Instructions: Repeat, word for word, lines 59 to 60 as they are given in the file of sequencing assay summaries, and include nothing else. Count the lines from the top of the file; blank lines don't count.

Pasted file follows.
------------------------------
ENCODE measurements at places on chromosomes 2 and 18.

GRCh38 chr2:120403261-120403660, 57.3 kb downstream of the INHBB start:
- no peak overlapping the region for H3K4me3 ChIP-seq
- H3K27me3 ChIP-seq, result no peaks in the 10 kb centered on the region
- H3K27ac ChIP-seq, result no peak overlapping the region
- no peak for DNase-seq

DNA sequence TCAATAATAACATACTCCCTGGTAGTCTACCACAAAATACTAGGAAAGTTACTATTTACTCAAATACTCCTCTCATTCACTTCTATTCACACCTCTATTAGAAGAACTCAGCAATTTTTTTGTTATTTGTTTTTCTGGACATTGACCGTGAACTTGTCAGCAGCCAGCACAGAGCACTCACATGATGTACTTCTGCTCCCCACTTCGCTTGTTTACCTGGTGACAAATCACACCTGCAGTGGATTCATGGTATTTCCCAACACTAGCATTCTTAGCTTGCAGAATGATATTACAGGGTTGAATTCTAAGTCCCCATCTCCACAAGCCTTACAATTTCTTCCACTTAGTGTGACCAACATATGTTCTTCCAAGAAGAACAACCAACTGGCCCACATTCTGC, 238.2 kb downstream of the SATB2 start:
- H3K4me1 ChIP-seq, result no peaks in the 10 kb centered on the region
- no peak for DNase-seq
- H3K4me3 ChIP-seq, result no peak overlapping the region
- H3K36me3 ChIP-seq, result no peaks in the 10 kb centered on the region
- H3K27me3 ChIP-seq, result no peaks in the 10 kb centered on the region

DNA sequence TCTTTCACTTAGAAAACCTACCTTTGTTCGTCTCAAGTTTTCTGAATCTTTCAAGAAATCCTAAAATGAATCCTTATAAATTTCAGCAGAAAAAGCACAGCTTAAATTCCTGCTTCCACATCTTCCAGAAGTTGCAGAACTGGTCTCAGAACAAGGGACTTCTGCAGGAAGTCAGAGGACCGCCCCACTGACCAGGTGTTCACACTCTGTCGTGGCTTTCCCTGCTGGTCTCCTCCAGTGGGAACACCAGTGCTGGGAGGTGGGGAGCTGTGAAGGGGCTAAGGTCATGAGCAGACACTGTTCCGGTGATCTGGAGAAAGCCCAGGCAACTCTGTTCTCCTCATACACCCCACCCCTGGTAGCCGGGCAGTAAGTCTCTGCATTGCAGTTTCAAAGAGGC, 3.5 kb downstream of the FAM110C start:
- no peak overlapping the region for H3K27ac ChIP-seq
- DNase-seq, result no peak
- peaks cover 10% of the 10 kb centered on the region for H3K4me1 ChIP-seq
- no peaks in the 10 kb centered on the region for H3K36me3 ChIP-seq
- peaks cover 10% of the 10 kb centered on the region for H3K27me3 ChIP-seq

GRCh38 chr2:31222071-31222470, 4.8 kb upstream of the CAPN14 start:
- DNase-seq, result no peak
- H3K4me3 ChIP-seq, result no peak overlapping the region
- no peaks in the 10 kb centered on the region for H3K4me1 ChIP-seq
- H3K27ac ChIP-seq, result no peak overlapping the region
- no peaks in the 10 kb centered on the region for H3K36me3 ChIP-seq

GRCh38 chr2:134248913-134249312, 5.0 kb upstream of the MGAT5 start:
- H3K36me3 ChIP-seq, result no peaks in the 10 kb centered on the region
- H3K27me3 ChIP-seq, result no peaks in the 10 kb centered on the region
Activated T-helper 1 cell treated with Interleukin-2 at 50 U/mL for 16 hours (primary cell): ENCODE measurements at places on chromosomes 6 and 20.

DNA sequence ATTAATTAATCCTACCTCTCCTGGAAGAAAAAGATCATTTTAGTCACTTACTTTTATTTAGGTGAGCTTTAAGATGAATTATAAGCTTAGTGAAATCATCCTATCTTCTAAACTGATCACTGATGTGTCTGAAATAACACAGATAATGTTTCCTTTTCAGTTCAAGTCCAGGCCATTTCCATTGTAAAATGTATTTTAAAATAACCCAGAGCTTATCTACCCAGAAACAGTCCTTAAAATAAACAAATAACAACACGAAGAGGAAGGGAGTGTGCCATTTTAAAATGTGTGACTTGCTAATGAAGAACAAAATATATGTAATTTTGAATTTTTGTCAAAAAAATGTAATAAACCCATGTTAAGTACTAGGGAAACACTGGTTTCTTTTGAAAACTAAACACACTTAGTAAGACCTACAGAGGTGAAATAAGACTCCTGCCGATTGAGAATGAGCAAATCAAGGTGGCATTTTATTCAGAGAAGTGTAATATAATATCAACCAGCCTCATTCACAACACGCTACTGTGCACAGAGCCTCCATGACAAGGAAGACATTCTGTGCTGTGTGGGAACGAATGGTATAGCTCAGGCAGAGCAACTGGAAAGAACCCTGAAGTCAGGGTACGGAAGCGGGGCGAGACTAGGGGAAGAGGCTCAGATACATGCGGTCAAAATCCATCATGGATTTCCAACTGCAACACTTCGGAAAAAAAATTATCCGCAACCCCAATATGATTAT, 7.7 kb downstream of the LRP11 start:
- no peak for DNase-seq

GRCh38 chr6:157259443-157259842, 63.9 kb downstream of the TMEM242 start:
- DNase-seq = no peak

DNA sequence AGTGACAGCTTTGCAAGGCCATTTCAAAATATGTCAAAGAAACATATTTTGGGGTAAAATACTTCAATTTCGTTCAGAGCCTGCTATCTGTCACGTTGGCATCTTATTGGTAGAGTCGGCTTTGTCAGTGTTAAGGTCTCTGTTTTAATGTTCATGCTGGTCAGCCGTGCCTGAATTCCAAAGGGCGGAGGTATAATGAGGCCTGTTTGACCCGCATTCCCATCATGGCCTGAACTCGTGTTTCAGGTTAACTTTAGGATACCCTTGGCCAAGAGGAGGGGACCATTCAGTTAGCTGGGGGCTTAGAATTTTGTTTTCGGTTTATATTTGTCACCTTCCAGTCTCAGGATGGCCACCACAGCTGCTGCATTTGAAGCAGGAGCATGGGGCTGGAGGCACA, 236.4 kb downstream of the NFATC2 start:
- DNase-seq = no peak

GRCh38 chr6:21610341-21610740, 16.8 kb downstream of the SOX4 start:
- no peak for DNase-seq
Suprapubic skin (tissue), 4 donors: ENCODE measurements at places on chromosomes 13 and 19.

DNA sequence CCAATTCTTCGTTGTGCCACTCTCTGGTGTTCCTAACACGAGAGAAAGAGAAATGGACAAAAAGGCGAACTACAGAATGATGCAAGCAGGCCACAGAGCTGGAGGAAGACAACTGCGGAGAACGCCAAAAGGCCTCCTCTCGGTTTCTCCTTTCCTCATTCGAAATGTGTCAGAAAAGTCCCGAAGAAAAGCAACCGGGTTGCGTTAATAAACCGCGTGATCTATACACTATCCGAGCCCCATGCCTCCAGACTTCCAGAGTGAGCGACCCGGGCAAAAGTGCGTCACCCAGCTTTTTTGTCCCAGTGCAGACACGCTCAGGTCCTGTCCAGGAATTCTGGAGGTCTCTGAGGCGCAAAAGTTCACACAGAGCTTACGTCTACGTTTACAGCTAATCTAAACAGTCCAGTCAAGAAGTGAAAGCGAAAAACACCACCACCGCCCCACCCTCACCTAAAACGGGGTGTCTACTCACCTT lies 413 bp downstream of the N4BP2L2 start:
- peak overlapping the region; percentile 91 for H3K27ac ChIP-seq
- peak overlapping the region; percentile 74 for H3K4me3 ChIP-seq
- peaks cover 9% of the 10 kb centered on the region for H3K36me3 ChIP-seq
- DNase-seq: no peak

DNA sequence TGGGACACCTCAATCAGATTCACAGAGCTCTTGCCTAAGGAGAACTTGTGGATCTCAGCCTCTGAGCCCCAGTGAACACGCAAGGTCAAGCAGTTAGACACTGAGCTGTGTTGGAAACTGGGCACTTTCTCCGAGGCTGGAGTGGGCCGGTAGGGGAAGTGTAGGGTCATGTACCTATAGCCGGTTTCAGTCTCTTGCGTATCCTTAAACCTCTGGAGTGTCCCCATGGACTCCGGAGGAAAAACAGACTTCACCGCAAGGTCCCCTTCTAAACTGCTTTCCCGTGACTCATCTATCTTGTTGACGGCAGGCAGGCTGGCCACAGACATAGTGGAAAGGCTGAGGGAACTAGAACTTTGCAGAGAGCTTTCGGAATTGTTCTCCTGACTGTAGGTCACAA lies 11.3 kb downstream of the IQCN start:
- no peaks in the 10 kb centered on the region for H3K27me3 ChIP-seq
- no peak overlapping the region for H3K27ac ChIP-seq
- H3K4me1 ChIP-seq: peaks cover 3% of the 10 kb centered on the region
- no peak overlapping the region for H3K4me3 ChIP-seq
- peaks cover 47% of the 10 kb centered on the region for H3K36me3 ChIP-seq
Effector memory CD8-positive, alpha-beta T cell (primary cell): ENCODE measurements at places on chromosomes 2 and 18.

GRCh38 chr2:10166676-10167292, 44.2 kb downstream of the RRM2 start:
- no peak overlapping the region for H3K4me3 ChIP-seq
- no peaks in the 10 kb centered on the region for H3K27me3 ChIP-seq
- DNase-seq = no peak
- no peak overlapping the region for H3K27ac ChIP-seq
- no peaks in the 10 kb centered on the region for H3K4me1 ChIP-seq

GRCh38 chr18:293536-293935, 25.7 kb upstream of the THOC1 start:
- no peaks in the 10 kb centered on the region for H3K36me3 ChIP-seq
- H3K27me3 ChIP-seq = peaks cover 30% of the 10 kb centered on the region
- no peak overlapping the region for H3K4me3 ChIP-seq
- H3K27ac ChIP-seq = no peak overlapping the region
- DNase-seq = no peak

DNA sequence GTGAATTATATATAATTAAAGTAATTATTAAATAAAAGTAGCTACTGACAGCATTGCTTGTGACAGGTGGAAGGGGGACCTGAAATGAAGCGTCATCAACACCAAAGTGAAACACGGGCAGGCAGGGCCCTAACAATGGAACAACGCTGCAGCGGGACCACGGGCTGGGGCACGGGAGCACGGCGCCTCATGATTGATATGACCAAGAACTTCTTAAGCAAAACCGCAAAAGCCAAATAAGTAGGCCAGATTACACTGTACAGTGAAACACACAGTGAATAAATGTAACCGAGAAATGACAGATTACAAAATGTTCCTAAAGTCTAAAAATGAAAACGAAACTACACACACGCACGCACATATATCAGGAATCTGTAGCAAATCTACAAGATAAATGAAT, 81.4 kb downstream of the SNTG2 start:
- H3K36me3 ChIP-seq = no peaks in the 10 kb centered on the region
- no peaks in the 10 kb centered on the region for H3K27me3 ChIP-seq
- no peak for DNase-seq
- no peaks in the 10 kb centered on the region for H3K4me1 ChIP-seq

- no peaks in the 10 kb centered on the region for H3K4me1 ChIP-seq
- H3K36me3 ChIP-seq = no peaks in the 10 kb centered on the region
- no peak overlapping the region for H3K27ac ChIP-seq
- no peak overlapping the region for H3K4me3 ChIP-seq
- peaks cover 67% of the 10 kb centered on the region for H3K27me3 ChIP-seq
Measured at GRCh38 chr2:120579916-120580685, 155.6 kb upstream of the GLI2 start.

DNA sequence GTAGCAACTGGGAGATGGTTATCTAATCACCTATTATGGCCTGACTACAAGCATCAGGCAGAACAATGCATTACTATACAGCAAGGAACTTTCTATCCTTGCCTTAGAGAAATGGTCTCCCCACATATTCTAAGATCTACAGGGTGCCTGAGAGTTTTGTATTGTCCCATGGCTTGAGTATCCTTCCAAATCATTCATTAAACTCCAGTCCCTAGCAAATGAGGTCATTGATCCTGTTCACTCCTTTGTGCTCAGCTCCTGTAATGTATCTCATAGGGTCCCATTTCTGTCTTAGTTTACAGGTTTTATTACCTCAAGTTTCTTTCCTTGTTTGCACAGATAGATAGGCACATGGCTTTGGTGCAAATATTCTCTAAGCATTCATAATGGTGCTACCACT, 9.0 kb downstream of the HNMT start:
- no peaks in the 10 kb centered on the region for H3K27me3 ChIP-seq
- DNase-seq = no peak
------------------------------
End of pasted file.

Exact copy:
- no peak overlapping the region for H3K4me3 ChIP-seq
- H3K27ac ChIP-seq = no peak overlapping the region